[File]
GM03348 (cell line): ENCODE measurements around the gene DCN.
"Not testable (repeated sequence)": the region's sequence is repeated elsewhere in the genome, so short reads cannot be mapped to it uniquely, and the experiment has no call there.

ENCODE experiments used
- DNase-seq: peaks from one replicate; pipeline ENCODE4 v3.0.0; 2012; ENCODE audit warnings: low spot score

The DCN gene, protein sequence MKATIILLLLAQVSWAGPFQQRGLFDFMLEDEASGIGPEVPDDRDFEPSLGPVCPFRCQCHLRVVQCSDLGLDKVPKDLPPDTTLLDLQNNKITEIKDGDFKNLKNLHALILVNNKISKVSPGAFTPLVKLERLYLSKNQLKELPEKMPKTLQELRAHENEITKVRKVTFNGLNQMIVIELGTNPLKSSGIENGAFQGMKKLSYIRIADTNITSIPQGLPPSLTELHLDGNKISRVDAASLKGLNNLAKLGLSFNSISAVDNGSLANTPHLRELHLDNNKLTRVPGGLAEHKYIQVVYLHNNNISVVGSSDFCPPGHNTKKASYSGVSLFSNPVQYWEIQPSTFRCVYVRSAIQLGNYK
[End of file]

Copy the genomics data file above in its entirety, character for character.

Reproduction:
GM03348 (cell line): ENCODE measurements around the gene DCN.
"Not testable (repeated sequence)": the region's sequence is repeated elsewhere in the genome, so short reads cannot be mapped to it uniquely, and the experiment has no call there.

ENCODE experiments used
- DNase-seq: peaks from one replicate; pipeline ENCODE4 v3.0.0; 2012; ENCODE audit warnings: low spot score

The DCN gene, protein sequence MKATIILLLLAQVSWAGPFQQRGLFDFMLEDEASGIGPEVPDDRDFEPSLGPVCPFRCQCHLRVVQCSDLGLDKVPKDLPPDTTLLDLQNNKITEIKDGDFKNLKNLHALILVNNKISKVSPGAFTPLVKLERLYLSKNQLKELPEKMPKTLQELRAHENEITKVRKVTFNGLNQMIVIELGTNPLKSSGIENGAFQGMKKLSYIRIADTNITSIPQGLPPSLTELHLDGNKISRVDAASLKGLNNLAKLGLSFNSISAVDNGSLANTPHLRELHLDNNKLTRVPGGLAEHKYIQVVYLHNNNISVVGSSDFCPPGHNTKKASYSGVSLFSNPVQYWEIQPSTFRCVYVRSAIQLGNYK